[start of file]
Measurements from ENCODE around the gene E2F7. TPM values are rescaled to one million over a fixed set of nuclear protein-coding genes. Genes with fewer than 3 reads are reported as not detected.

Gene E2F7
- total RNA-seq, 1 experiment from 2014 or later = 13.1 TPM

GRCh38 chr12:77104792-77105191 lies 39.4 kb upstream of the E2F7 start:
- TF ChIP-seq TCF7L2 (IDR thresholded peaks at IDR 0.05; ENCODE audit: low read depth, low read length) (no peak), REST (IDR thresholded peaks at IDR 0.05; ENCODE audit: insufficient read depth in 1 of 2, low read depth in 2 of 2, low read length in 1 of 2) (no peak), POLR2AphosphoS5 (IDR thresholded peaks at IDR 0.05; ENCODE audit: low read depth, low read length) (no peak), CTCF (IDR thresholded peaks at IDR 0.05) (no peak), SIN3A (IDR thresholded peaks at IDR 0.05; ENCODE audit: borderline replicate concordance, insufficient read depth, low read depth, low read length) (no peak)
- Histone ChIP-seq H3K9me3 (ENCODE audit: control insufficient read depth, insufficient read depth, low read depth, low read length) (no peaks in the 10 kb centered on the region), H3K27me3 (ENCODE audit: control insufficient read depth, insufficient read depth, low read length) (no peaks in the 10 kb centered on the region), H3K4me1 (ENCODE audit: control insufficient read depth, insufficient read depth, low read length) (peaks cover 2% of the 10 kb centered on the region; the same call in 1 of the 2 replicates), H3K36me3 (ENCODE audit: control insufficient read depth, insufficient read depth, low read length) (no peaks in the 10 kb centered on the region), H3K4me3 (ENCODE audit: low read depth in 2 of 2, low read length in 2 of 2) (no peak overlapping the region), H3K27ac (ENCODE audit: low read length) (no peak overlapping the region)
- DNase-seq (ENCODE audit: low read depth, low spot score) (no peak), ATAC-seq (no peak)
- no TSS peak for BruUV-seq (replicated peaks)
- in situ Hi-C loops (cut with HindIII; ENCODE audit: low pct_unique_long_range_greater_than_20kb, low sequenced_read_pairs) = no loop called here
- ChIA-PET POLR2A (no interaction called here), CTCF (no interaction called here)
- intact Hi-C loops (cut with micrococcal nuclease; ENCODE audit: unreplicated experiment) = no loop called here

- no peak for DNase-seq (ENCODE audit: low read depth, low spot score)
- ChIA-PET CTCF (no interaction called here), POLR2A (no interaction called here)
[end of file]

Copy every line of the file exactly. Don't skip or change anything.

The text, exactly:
Measurements from ENCODE around the gene E2F7. TPM values are rescaled to one million over a fixed set of nuclear protein-coding genes. Genes with fewer than 3 reads are reported as not detected.

Gene E2F7
- total RNA-seq, 1 experiment from 2014 or later = 13.1 TPM

GRCh38 chr12:77104792-77105191 lies 39.4 kb upstream of the E2F7 start:
- TF ChIP-seq TCF7L2 (IDR thresholded peaks at IDR 0.05; ENCODE audit: low read depth, low read length) (no peak), REST (IDR thresholded peaks at IDR 0.05; ENCODE audit: insufficient read depth in 1 of 2, low read depth in 2 of 2, low read length in 1 of 2) (no peak), POLR2AphosphoS5 (IDR thresholded peaks at IDR 0.05; ENCODE audit: low read depth, low read length) (no peak), CTCF (IDR thresholded peaks at IDR 0.05) (no peak), SIN3A (IDR thresholded peaks at IDR 0.05; ENCODE audit: borderline replicate concordance, insufficient read depth, low read depth, low read length) (no peak)
- Histone ChIP-seq H3K9me3 (ENCODE audit: control insufficient read depth, insufficient read depth, low read depth, low read length) (no peaks in the 10 kb centered on the region), H3K27me3 (ENCODE audit: control insufficient read depth, insufficient read depth, low read length) (no peaks in the 10 kb centered on the region), H3K4me1 (ENCODE audit: control insufficient read depth, insufficient read depth, low read length) (peaks cover 2% of the 10 kb centered on the region; the same call in 1 of the 2 replicates), H3K36me3 (ENCODE audit: control insufficient read depth, insufficient read depth, low read length) (no peaks in the 10 kb centered on the region), H3K4me3 (ENCODE audit: low read depth in 2 of 2, low read length in 2 of 2) (no peak overlapping the region), H3K27ac (ENCODE audit: low read length) (no peak overlapping the region)
- DNase-seq (ENCODE audit: low read depth, low spot score) (no peak), ATAC-seq (no peak)
- no TSS peak for BruUV-seq (replicated peaks)
- in situ Hi-C loops (cut with HindIII; ENCODE audit: low pct_unique_long_range_greater_than_20kb, low sequenced_read_pairs) = no loop called here
- ChIA-PET POLR2A (no interaction called here), CTCF (no interaction called here)
- intact Hi-C loops (cut with micrococcal nuclease; ENCODE audit: unreplicated experiment) = no loop called here

- no peak for DNase-seq (ENCODE audit: low read depth, low spot score)
- ChIA-PET CTCF (no interaction called here), POLR2A (no interaction called here)